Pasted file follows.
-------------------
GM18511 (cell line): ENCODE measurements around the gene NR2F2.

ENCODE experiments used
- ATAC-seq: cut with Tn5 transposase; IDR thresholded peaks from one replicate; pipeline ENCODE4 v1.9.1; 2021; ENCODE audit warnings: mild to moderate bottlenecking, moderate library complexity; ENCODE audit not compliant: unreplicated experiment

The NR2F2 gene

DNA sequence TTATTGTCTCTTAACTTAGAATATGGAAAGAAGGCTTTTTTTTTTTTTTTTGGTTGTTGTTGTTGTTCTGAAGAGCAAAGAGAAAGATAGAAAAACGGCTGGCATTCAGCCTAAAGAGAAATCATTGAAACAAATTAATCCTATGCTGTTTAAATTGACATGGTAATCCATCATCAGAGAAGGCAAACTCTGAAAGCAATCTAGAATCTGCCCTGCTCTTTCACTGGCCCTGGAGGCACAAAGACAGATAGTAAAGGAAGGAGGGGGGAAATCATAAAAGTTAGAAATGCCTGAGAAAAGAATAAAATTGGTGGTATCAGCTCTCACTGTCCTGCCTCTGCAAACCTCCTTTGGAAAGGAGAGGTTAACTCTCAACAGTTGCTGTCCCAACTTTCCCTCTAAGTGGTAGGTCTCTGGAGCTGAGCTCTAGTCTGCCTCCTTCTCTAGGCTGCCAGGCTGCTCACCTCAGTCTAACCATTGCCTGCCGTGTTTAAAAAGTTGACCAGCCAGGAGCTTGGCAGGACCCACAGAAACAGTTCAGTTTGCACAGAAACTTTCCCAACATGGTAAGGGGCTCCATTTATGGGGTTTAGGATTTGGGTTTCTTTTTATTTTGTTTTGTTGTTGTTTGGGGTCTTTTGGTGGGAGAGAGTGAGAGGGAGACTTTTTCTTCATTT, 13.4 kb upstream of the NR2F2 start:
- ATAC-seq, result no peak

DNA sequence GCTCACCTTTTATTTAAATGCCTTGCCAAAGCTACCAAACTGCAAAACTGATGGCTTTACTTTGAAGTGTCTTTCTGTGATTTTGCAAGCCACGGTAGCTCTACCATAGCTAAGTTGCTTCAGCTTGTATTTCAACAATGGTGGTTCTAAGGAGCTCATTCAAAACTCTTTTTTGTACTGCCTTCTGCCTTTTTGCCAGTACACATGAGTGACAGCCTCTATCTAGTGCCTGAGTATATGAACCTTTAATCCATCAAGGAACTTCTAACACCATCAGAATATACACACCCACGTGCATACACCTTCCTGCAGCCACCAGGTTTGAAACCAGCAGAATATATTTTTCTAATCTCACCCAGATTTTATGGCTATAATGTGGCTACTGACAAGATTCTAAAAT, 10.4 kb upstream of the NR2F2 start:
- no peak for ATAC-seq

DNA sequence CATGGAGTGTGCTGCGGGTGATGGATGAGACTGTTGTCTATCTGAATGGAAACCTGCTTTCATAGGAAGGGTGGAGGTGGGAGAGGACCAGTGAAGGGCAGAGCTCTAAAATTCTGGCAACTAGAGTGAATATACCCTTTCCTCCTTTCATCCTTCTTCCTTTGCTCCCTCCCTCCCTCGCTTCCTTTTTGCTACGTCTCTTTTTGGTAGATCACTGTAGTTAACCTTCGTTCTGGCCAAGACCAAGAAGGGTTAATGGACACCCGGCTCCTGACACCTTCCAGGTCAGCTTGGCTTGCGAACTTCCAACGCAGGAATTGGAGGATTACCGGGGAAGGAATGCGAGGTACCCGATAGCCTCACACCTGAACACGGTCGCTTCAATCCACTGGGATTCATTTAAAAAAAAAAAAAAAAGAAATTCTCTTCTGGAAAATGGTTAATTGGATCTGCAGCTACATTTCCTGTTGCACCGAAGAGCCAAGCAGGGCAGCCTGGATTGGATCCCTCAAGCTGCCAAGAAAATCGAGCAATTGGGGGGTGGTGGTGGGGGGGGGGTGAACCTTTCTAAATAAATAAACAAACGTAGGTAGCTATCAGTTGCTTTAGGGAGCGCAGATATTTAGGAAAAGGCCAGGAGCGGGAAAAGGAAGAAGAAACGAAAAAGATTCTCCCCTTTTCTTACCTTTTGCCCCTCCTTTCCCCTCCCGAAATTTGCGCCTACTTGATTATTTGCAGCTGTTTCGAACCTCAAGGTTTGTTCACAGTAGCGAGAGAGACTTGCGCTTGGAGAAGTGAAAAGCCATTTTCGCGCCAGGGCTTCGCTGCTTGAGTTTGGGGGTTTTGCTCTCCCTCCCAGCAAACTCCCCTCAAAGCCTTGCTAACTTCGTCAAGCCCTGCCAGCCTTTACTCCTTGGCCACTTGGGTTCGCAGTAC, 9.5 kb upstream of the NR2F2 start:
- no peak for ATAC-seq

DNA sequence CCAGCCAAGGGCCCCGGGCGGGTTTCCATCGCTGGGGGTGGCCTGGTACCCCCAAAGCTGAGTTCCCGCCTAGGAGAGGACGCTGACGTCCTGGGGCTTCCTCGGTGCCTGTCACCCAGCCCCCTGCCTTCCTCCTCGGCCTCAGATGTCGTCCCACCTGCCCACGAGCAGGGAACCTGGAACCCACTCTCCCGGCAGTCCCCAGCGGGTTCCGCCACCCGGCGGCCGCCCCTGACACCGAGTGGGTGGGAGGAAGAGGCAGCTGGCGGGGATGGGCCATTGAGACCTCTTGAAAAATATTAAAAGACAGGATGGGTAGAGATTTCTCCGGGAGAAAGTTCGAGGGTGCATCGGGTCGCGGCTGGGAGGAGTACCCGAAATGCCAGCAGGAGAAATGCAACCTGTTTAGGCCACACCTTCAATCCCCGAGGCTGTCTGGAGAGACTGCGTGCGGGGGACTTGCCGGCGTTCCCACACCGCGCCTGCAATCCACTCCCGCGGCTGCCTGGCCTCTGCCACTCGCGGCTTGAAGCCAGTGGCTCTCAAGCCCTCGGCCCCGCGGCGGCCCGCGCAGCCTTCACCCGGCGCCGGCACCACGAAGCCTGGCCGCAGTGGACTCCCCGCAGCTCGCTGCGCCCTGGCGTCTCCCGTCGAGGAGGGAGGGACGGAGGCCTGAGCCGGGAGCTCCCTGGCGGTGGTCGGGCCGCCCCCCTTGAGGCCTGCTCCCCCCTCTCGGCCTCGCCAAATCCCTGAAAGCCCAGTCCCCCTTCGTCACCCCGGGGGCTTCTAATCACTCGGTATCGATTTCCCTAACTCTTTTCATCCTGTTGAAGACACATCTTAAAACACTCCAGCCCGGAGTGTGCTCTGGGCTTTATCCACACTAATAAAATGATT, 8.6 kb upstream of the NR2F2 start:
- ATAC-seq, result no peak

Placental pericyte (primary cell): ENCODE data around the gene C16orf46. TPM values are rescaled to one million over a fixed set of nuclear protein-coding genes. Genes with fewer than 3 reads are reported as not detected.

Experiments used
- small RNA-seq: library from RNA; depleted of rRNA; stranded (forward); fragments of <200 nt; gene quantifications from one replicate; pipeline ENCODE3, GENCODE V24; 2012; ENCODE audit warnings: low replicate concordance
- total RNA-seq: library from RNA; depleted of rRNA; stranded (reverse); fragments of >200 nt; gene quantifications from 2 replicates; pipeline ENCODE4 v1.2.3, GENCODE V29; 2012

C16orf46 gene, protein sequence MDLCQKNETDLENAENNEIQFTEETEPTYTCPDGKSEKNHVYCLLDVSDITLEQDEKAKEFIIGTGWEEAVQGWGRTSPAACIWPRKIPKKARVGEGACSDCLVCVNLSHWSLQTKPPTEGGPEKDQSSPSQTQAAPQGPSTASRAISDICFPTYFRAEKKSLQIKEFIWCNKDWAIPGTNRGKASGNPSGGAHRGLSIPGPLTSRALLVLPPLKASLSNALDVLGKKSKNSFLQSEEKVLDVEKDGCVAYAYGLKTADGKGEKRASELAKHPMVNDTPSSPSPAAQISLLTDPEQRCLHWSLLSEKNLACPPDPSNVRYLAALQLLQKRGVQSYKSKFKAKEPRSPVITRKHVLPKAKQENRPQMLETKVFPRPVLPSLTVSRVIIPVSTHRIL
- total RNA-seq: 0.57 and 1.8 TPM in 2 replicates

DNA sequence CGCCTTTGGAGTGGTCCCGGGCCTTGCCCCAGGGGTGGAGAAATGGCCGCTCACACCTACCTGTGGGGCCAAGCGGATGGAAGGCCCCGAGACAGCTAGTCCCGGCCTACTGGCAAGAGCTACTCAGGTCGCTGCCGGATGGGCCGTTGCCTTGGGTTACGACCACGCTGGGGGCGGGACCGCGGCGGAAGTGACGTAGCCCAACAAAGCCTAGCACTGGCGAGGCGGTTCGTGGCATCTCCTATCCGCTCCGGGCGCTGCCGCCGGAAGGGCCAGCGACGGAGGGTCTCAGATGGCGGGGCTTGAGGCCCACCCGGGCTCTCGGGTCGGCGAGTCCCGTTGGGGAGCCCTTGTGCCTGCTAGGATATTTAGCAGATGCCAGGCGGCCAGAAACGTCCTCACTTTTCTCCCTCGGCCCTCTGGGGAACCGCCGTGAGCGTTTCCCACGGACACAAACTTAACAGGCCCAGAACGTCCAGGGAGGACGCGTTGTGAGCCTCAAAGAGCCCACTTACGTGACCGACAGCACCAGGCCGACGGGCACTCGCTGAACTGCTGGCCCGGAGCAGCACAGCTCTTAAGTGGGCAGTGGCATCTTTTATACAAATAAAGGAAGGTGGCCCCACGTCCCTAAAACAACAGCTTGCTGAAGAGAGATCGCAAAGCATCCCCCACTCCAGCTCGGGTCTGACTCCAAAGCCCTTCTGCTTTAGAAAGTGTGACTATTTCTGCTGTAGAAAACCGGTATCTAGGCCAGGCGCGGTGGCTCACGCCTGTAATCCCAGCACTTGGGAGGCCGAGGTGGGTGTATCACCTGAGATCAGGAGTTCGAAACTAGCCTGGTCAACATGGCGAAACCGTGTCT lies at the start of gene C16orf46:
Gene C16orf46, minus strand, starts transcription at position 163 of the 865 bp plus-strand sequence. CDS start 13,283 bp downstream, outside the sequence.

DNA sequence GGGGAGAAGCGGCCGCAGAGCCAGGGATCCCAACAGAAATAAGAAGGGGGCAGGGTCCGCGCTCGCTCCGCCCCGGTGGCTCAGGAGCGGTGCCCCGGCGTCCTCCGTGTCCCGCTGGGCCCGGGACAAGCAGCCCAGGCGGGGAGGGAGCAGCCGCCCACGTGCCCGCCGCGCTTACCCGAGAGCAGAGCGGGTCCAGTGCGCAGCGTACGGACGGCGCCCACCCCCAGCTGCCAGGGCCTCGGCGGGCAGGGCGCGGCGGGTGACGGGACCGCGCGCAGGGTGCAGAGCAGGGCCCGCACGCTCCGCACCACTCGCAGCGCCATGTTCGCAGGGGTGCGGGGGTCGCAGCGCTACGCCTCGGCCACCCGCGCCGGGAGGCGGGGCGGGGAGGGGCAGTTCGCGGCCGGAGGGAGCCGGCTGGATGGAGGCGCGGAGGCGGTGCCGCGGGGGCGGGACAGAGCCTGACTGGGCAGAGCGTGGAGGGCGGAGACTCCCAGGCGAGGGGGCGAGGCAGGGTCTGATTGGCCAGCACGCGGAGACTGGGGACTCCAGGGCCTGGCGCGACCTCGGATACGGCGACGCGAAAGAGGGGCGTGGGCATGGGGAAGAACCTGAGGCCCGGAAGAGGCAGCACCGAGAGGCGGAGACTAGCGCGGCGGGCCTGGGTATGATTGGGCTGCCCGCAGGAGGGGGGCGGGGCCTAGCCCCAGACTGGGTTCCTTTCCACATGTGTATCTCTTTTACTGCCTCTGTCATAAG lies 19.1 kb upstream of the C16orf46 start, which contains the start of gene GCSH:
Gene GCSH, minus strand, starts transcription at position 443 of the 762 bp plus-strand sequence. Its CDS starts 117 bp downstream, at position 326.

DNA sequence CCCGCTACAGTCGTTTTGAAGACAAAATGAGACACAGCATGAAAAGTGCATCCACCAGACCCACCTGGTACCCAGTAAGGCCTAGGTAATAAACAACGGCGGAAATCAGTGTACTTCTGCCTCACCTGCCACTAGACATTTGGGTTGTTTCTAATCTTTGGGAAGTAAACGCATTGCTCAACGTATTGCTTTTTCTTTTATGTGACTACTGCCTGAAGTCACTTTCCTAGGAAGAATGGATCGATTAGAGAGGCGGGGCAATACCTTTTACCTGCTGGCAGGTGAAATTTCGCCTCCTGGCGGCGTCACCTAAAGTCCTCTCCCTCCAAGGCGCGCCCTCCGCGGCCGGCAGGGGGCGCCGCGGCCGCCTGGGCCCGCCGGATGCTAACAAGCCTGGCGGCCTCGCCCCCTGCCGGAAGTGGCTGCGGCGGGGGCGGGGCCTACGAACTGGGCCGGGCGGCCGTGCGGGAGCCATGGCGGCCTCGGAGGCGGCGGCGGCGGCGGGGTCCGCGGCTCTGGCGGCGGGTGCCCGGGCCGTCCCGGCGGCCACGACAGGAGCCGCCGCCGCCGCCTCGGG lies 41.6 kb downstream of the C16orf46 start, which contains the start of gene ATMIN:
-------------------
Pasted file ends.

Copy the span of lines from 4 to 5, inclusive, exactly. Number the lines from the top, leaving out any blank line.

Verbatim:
The NR2F2 gene

DNA sequence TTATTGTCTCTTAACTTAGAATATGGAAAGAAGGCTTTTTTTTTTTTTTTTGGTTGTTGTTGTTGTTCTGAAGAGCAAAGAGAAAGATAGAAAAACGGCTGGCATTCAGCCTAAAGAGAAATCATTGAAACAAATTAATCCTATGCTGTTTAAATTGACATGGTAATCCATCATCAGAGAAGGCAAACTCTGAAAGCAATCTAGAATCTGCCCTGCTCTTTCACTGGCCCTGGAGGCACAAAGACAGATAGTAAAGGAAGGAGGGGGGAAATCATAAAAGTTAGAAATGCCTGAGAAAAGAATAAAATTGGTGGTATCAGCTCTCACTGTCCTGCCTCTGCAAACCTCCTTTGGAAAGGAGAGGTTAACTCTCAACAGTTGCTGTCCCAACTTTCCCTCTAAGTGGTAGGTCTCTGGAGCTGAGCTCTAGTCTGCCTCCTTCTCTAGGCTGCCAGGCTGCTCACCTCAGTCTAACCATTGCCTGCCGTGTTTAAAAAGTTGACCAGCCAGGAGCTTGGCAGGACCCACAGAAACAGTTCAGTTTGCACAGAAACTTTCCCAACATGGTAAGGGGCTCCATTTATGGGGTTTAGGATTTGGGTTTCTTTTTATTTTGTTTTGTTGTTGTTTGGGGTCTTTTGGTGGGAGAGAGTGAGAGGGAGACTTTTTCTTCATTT, 13.4 kb upstream of the NR2F2 start: